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An evaluation of the effectiveness of a protected area management Model in Bhutan: A case study of Phrumsengla National Park, Central Bhutan.

Choden, Thinley (2016) An evaluation of the effectiveness of a protected area management Model in Bhutan: A case study of Phrumsengla National Park, Central Bhutan. Other thesis, Murdoch University.

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Abstract

Phrumsengla National Park (PNP), located in central Bhutan, is an important protected area due to its biodiversity and as a source of natural resources for local communities. The focus of this research was to study the effectiveness of PNP management under the International Union for the Conservation of Nature and Natural Resources - World Commission on Protected Areas’ framework.

Document analysis and semi-structured interviews provided the data. The interviews were conducted with staff from different levels of government, and community members. An in-depth interview was conducted with officials from Wildlife Conservation Division, Policy and Planning Division and park officials. A total of twelve community respondents representing all four districts and seven geogs (block of communities) living inside and in buffer areas were interviewed.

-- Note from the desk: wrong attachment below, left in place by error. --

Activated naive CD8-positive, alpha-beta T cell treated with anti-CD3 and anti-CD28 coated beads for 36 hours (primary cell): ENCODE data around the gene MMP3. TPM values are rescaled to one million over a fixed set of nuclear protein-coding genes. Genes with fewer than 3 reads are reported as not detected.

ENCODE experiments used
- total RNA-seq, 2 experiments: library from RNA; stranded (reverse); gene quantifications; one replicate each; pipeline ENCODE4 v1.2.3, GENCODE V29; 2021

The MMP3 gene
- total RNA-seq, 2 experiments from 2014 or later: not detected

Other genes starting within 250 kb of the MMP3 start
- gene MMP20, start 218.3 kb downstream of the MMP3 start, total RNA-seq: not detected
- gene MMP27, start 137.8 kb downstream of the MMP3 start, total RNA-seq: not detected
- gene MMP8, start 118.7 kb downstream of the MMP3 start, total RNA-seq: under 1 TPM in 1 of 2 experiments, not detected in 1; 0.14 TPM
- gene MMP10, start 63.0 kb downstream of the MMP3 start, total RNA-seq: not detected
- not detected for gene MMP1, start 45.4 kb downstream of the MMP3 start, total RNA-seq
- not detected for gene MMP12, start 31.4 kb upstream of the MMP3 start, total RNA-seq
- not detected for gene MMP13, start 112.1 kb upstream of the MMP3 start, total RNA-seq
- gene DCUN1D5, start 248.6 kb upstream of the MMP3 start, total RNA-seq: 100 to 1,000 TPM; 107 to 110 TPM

It was found that the management of the PNP was geared to achieve its mandates of biodiversity conservation, and also to benefit the rural population dependent on PNP’s natural resources. Park officials count the recent tiger survey and physical boundary demarcation as recent achievement. The communities saw the management of the PNP as protecting trees for their sustainable utilisation, and for most of them, PNP’s Integrated Conservation and Development Program was identified as benefiting rural communities.

On the other hand, the management plan (2008-2013) was not fully implemented due to lack of resources and technical skills. Multiple challenges and issues were identified that affected overall management effectiveness: the national highway, construction of new roads, poaching, illegal timber harvesting, human-wildlife conflict and conflict of interests between the PNP management and local communities. It was also found that the failure of management plan implementation was due to absence of support and monitoring from central agencies.

The research findings led to recommendations being made to address the issues identified.

Publication Type: Thesis (Other)
Murdoch Affiliation: School of Veterinary and Life Sciences
Notes: Research Masters with Training
Supervisor: Bailey, John and Oyama, Noraisha
URI: http://researchrepository.murdoch.edu.au/id/eprint/35824
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